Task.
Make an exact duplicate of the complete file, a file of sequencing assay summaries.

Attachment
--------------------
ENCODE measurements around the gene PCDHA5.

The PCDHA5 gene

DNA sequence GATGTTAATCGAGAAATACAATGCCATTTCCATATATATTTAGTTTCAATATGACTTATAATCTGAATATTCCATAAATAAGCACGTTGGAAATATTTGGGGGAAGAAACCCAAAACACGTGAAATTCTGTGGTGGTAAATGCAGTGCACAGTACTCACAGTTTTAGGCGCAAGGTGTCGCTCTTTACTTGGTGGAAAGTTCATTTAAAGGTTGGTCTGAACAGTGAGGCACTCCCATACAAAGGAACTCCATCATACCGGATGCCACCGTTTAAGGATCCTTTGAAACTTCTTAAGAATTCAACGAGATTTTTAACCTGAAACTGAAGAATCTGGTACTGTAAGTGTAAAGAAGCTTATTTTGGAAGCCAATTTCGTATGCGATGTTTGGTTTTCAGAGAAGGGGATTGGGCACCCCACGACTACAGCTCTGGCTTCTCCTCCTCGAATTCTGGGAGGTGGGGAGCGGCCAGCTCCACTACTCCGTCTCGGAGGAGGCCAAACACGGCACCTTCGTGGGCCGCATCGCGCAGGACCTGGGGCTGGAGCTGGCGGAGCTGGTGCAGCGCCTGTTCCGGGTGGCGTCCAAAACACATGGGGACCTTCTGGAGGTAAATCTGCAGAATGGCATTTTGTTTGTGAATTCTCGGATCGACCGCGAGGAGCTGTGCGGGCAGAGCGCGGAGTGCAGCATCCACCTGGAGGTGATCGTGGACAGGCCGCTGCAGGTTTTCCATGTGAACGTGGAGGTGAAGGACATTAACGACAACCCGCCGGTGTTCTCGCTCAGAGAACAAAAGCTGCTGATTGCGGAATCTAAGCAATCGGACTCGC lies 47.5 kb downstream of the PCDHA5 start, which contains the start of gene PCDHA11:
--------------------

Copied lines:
ENCODE measurements around the gene PCDHA5.

The PCDHA5 gene

DNA sequence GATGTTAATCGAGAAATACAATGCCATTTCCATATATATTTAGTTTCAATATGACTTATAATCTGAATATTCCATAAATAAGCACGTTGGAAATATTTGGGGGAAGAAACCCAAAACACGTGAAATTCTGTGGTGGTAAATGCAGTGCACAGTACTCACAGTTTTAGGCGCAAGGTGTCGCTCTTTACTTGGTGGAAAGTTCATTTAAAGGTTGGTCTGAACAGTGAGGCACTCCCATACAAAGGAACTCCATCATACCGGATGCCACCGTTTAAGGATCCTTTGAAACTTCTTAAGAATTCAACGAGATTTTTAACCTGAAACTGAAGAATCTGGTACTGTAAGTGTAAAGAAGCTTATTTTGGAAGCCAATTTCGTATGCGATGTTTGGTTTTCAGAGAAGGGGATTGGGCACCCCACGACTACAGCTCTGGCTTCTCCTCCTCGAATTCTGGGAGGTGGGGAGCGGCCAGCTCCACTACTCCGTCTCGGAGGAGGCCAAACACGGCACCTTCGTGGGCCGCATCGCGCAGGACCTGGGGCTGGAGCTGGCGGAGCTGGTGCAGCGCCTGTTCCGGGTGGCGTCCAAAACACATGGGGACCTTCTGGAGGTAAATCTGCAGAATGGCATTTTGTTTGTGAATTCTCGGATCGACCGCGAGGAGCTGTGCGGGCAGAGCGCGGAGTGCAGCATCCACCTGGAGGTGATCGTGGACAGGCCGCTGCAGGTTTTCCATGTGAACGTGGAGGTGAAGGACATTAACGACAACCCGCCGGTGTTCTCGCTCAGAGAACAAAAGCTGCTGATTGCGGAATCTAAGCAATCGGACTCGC lies 47.5 kb downstream of the PCDHA5 start, which contains the start of gene PCDHA11: